Tuesday, December 22, 2009

"that is where you go to die"

Horace Miner's 1956 essay, "Body Ritual Among the Nacirema,"  satirizes western anthropologists' othering characterizations of "primitive" cultures by painting Americans (the "Nacirema"--sorry, I guess that's a spoiler) as a superstitious people whose cultural practices are based on the belief "that the human body is ugly and that its natural tendency is to debility and disease." I remember reading this essay in an anthropology course early in my undergraduate studies and finding it wildly amusing. 
Recently I returned to Miner's essay and was reminded that it has this to say about health care among the Nacirema:
The latipso ceremonies are so harsh that it is phenomenal that a fair proportion of the really sick natives who enter the temple ever recover. Small children whose indoctrination is still incomplete have been known to resist attempts to take them to the temple because "that is where you go to die." Despite this fact, sick adults are not only willing but eager to undergo the protracted ritual purification, if they can afford to do so. No matter how ill the supplicant or how grave the emergency, the guardians of many temples will not admit a client if he cannot give a rich gift to the custodian. Even after one has gained and survived the ceremonies, the guardians will not permit the neophyte to leave until he makes still another gift.
 Oh, those Nacirema. Will they ever learn?

Monday, December 21, 2009

On my dullness.

From the Philadelphia Bulletin, 28 Dec., 1884:
"I am a young woman, twenty-one years old, and am called bright and intelligent. I fear I have seriously impaired my mind by novel reading. Do you think I can restore it to a sound and vigorous condition by eschewing novels and reading only solid works?"
I am now in full list-reading mode, and my list is about 2/3 novels. Maybe I should scatter the "solid works" around in such a way as to remain "bright and intelligent."

illustration: La Liseuse, Jean-Honoré Fragonard, 1772

Sunday, September 20, 2009

When nothing is everything.

Starting with a discussion of night and darkness, Emmanuel Levinas in “There is: Existence without Existents” gives us Being as a negative presence, not simply an absence but a phenomenon in itself—just as night is not merely the absence of day, but is itself a phenomenon with its own attributes and its own transformative power on the entities that still exist in space. And yet this is still inadequate, since it implies the necessity of entities (existents) for this being (the there is) to exist. In fact the there is—this Being of emptiness—is not an absence of entities, but something like a presence constituted by pure absence, and this pure absence comes to envelop everything, even if there is nothing to be enveloped.

[deep breath.]

In The Idol and the Distance Jean-Luc Marion gives a similar description, but in his version the disappearance occurs as a result of the all-consuming light of a transcendental noonday sun that blots out all shadows. Thus the subject-object distinction dissolves either in inky darkness or blinding light:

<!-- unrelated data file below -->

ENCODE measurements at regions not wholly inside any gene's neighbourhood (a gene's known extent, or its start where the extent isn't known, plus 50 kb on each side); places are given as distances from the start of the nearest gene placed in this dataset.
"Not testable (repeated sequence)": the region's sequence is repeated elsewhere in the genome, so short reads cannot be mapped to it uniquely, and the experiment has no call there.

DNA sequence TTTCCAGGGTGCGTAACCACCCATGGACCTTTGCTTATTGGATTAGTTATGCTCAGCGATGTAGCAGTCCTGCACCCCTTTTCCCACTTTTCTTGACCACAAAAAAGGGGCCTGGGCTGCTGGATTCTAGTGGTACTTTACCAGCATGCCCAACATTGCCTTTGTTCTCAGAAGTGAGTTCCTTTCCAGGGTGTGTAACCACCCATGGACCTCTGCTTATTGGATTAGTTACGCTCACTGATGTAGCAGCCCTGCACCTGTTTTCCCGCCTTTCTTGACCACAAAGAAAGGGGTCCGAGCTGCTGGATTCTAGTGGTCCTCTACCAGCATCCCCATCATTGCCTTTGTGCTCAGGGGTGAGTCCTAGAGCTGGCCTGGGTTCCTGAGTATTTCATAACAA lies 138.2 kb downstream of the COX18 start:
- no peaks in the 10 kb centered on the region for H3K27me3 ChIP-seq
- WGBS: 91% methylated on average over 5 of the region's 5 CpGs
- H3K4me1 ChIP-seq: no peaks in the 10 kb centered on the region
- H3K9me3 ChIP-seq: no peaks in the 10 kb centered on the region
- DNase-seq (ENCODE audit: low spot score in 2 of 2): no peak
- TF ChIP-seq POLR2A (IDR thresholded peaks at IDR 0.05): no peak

In the night, where we are riven to it, we are not dealing with anything. But this nothing is not that of pure nothingness. There is no longer this or that; there is not ‘something’. But this universal absence is in its turn a presence, an absolutely unavoidable presence. (Levinas 30)
This unavoidable presence shows itself as far more than a mere nothingness by becoming an all-consuming, even sublime, “insecurity” and “horror”. It’s not just “nothing,” but takes on a material aspect—it actually is there (hence the there is).

It’s interesting that Levinas mentions this materiality as an overwhelming characteristic of Naturalism, since as I read it I had been thinking of his negative presence in terms of American Naturalism. Frank Norris’s McTeague, for example, is filled with descriptions of oppressive nothingness. It ends in Death Valley, a sort of ultimate negative space. Norris’s descriptions of the absolute silence and emptiness of Death Valley are reminiscent of Levinas’s characterization of the presence of there is in the darkness of night:
The last echo died away. The smoke vanished, the vast silence closed upon the passing echoes of the rifle as the ocean closes upon a ship’s wake. Nothing moved…League upon league the infinite reaches of dazzling white alkali laid themselves out like an immeasurable scroll unrolled from horizon to horizon; not a bush, not a twig relieved that horrible monotony. (Norris 423-25)
In Norris, this presence is the oppressive fear of death, the potentiality of dying against which the individual attempts to rebel or assert himself. But Levinas wants something more, and asks what exactly that thing is against which we rebel when we fear and attempt to escape death. It is one thing to fight for one’s life, but what is the entity which triggers that fear, and what is the entity against which one fights?

By exploring this sort of question, I think Levinas actually inches closer to Herman Melville’s legendary chapter from Moby Dick, “The Whiteness of the Whale”: